Multiverse of Angles

Alternate realities. The concept fits well with astrophysical views of the multiverse that posit undiscovered dimensions and all their implications. Last night my family finished its group reading of Philip Pullman’s The Subtle Knife, as alternate a reality as might be imagined. Plucking Lyra from the uncertain ending of The Golden Compass, Pullman draws his readers into alternate worlds where everything is tied together by the consequences of “the fall” in Eden and where a new battle against the divine is about to take place. In an ambitious attempt to shift perspectives, we are told that the forces against God are, in fact, good. The magisterium, as its uncompromising strength in Lyra’s world demonstrates, will always seek to rule the world. It is an unsettling picture that Pullman paints, a reality where what we thought was Ormazd turns out to be Ahriman.

At the same time, I have caved in and begun reading The Watchmen. Not a great fan of graphic novels, I have been faced with a mounting curiosity after watching the movie a few times. In this alternate reality, God is simply irrelevant. Doctor Manhattan elaborates on the nature of a universe without a deity more fully in the novel than audience forbearance would allow on the big screen. This is a world perpetually on the brink of self-destruction, where God is absent and human ambition becomes the driving force behind a petty, short-sighted reality. Despite the comic-book feel, the story is profound and the concepts disturbing. Alan Moore’s dark vision of other worlds allows unrestrained human desire free reign with no divine restraints.

Such alternate realities underscore just how much of our reality is structured by religious beliefs. They resemble our world in significant ways, but their lack of divinity forces a nascent nobility from human characters who are only too aware of their own weaknesses. Flawed people try to create a better world. Some theoretical physicists suggest that all imaginable realities likely exist in the infinitude of universes that crowd in on our limited view of the way the world actually is. The ideas are mind-bending since even the worlds imagined on our own limited universe have both created and destroyed concepts of God. What might God’s role be, should the multiverse (or even a Stephensonian metaverse) turn out to be the true reality?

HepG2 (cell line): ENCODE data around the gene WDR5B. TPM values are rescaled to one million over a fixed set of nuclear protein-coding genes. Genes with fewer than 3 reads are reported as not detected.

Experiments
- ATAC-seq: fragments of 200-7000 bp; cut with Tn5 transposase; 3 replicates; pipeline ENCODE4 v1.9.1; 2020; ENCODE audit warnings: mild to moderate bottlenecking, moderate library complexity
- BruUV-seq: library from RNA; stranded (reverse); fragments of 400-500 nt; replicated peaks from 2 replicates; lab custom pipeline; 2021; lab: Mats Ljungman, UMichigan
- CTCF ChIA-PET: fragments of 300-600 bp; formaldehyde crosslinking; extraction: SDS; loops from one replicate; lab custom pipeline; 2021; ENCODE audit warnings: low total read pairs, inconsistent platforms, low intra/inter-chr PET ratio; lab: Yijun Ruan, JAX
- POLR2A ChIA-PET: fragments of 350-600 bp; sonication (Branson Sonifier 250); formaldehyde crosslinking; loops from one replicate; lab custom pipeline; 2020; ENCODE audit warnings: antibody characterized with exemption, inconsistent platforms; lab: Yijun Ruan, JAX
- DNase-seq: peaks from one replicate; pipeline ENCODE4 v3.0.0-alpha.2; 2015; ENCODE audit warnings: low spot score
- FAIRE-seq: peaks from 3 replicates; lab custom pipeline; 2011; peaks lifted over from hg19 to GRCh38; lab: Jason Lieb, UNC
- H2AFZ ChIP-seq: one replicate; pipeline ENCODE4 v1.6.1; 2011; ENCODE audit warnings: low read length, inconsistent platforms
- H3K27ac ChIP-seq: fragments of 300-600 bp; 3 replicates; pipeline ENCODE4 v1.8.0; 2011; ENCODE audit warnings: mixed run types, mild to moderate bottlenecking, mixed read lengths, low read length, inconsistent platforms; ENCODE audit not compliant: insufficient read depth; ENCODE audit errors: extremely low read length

One thought on “Multiverse of Angles

  1. Beedo

    I remember reading the Watchmen comic back in the 80’s; it was groundbreaking for it’s time. In the transition to the big screen, it’s a bit late to the dance; super heroes have already showed up in their spandex (Spiderman), went grim and gritty (the Dark Night), and gone post-modern (Hancock). From that perspective, Watchmen’s schtick is a bit old hat.

    I never got caught up in the theology, but in the ethics of the story. If you postulate the existence of ‘costumed crime fighters’, isn’t it a bit ridiculous they should worry about back-street muggers and cats in the tree, when a world war is about to break out? I’m sure introductory ethics classes debate such issues that drive the big reveal in Watchmen – Kant vs Consequences – but for me, coming out of high school, it was heady stuff to think through. And out of a comic book, too.

    Like

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